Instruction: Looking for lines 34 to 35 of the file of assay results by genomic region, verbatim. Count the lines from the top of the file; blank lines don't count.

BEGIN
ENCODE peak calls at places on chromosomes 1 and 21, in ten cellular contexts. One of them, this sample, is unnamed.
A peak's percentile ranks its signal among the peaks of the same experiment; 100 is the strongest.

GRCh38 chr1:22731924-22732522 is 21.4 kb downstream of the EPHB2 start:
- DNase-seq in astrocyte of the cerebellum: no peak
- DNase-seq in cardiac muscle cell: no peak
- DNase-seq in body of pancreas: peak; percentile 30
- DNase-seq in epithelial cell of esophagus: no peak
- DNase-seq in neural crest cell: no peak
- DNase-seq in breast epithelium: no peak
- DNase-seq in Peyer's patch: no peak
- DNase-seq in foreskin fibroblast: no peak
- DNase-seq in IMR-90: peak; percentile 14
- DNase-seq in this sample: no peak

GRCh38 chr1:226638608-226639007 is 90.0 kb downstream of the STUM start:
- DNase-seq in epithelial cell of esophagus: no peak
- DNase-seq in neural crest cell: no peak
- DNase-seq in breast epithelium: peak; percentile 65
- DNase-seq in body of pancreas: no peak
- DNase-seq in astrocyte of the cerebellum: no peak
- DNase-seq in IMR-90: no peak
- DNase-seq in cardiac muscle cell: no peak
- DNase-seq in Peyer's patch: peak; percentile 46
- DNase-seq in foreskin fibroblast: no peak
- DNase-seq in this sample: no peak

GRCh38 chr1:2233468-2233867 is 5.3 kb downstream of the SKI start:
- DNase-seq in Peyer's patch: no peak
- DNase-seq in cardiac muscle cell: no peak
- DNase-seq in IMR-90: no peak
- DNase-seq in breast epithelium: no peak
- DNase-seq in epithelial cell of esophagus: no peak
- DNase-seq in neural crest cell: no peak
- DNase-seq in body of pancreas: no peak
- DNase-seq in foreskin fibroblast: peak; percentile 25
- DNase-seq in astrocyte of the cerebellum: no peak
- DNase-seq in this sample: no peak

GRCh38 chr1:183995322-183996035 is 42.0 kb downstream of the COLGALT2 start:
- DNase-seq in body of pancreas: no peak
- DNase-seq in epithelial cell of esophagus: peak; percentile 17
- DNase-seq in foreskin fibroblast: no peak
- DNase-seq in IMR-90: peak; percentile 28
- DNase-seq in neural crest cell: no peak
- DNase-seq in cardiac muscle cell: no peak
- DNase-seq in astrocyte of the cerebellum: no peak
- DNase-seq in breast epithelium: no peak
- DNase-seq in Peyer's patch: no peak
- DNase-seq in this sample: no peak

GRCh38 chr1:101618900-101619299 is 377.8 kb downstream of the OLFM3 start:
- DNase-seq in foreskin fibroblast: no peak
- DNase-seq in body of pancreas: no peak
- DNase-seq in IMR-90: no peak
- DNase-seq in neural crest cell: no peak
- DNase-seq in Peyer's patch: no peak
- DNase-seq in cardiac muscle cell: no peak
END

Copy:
- DNase-seq in astrocyte of the cerebellum: no peak
- DNase-seq in this sample: no peak